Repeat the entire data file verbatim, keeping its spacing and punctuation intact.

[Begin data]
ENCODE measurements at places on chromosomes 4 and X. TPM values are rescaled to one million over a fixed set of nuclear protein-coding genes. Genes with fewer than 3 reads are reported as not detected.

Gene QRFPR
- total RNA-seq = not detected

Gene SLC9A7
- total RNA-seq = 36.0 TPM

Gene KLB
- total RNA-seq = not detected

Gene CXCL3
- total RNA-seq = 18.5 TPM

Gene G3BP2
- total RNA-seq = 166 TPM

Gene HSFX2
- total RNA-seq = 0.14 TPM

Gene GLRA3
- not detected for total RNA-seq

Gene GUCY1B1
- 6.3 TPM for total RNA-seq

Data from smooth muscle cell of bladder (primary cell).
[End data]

ENCODE measurements at places on chromosomes 4 and X. TPM values are rescaled to one million over a fixed set of nuclear protein-coding genes. Genes with fewer than 3 reads are reported as not detected.

Gene QRFPR
- total RNA-seq = not detected

Gene SLC9A7
- total RNA-seq = 36.0 TPM

Gene KLB
- total RNA-seq = not detected

Gene CXCL3
- total RNA-seq = 18.5 TPM

Gene G3BP2
- total RNA-seq = 166 TPM

Gene HSFX2
- total RNA-seq = 0.14 TPM

Gene GLRA3
- not detected for total RNA-seq

Gene GUCY1B1
- 6.3 TPM for total RNA-seq

Data from smooth muscle cell of bladder (primary cell).